News

Latest US Presidential Polls Show Good News for Clinton, Giuliani

Several recent public opinion polls suggest Senator Hillary Clinton is solidifying her lead for the Democratic Party's presidential nomination.  On the Republican side, former New York City Mayor Rudy Giuliani continues to lead a field of candidates that could grow in the weeks ahead.  VOA National correspondent Jim Malone has the latest on the 2008 presidential race from Washington. 

Senator Clinton remains in a strong position in the Democratic race according to several new polls.

A survey by Quinnipiac University in Connecticut had Clinton winning the support of 35 percent of those Democrats polled, with Illinois Senator Barack Obama in second place at 21 percent and former Vice President Al Gore at 18 percent.  Gore has repeatedly said he has no plans to run for president next year.

Maurice Carroll is director of Quinnipiac's Polling Institute.  Carroll says Clinton's Democratic rivals are hoping she stumbles in some of the early primary states when the voting begins in January.

"What the numbers seem to say is that unless she gets dislodged by something like Iowa or New Hampshire, she is the nominee," he said.  "So you have to wonder, Obama for vice president?"

Leon Panetta is a former Democratic congressman who later served as President Bill Clinton's chief of staff.  Panetta says Hillary Clinton benefits from a strong campaign and fundraising organization and from a perception among Democratic voters that she is a capable leader.

"She is leading in part because of experience," he said.  "She was First Lady.  She is a United States Senator.  She has obviously proven herself to be a good campaigner, she ran in New York and won handily for election and re-election.  In addition, her husband remains pretty popular."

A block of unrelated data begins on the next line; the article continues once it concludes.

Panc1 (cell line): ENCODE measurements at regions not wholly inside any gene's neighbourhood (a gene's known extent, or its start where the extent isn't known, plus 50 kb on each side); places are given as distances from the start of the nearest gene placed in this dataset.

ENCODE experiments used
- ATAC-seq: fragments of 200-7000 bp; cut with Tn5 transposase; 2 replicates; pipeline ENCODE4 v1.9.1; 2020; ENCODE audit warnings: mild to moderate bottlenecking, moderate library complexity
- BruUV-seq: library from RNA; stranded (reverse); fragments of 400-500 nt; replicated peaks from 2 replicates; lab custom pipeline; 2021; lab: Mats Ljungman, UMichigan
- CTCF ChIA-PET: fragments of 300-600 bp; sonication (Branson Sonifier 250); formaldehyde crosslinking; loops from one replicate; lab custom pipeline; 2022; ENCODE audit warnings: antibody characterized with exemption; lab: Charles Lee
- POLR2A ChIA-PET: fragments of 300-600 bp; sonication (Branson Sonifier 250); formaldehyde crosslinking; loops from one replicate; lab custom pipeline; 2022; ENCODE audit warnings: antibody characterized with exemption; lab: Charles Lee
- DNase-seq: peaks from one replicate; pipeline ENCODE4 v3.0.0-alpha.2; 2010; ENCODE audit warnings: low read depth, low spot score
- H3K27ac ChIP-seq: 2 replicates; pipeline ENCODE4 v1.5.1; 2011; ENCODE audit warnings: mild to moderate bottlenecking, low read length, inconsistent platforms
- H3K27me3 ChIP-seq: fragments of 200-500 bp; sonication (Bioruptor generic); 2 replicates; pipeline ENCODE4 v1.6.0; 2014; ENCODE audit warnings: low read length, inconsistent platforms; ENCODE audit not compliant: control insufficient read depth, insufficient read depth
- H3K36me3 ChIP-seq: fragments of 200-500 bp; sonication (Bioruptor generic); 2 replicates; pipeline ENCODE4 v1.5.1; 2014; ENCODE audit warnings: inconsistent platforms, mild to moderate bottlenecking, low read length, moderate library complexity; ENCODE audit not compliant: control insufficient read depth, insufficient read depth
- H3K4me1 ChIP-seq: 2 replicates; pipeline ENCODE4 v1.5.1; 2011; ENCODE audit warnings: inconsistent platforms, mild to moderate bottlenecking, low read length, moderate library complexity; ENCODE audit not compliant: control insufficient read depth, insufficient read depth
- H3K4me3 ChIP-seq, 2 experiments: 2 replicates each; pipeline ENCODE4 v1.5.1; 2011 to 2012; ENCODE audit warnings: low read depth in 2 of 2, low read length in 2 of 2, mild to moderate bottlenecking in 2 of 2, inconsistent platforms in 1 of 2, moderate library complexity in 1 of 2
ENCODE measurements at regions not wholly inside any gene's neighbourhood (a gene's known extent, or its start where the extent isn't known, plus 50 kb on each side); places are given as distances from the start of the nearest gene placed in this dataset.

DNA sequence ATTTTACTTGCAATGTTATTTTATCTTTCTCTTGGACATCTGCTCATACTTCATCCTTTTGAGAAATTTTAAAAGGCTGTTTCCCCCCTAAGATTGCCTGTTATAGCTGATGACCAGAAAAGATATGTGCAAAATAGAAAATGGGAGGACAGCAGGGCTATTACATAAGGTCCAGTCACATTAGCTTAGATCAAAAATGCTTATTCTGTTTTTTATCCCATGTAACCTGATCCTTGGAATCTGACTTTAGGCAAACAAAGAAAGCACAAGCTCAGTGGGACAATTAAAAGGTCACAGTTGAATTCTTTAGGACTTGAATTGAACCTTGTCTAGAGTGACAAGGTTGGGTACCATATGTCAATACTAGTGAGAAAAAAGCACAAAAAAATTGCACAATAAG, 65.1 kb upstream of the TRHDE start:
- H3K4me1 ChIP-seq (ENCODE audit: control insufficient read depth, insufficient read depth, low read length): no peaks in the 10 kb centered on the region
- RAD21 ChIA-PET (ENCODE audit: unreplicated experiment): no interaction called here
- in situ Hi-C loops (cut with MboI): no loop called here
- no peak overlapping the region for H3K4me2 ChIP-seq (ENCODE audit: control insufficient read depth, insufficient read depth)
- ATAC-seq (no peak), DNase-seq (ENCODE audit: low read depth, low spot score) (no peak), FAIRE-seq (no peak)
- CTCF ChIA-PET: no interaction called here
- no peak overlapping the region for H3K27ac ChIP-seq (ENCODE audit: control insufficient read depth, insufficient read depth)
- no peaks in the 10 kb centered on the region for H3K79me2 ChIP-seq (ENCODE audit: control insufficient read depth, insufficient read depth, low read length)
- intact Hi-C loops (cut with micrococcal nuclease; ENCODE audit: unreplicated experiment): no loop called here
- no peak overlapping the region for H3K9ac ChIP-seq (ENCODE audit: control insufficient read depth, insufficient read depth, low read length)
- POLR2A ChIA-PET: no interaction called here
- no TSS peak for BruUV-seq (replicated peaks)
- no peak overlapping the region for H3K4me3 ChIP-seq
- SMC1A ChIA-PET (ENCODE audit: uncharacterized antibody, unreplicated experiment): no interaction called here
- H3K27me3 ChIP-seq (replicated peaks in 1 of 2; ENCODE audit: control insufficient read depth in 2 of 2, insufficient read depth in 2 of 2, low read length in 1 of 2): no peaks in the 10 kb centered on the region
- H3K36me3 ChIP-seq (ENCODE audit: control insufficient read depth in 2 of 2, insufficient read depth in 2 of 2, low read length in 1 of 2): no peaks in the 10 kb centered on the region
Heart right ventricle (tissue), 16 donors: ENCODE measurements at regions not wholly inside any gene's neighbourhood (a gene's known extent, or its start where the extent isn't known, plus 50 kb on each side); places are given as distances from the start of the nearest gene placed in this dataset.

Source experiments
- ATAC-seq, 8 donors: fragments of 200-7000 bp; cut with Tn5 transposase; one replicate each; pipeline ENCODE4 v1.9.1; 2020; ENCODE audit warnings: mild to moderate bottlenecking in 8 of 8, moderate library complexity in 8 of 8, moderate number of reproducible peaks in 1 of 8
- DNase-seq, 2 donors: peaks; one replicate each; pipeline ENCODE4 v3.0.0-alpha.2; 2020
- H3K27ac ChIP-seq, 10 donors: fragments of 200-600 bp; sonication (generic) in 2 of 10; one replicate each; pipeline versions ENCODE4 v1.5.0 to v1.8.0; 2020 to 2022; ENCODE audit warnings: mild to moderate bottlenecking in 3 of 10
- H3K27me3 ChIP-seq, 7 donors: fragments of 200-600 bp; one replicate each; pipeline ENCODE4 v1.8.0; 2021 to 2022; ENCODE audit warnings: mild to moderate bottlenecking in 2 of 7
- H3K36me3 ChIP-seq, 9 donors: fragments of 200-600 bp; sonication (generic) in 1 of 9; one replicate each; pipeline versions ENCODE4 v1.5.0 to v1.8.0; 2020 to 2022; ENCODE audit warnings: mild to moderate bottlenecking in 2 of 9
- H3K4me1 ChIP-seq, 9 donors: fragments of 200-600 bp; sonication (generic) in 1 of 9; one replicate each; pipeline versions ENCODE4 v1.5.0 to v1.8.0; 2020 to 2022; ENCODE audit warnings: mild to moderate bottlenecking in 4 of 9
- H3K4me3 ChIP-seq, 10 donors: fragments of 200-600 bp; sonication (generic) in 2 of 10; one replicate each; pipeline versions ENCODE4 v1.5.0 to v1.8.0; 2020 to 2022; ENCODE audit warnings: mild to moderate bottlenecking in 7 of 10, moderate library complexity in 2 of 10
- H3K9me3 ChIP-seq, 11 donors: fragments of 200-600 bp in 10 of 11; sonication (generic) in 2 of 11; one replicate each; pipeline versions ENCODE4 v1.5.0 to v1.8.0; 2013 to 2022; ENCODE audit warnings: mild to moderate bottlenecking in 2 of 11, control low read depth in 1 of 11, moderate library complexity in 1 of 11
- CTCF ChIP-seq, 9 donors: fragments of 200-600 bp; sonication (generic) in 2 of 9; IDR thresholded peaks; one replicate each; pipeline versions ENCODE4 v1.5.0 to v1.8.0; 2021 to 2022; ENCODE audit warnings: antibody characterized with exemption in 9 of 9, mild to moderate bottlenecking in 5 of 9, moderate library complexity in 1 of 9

The race for the Republican presidential nomination appears far less certain.

Although Rudy Giuliani continues to lead in all recent polls, the expected entrance into the race of former Tennessee Senator Fred Thompson has the potential to shake up the Republican field.

Thompson has yet to formally announce his candidacy, but he did say he would like to be president on NBC's The Tonight Show with Jay Leno.

"I have never craved the job of president, but I want to do some things that only a president can do," he said.  "So the answer is yes."

Pollster Maurice Carroll says Thompson would represent an alternative for social conservative voters who have yet to decide on which Republican candidate to support next year.

"And Thompson as the 'I wonder who he is' kind of candidate, as the outsider who has not been knocked around yet, Thompson looks pretty good in a fluid field where quite clearly, Republicans have not made up their minds," he added.

In addition to Thompson, former Republican House Speaker Newt Gingrich is considering a presidential bid as well.

The latest polls suggest support for Arizona Republican Senator John McCain may be slipping a bit.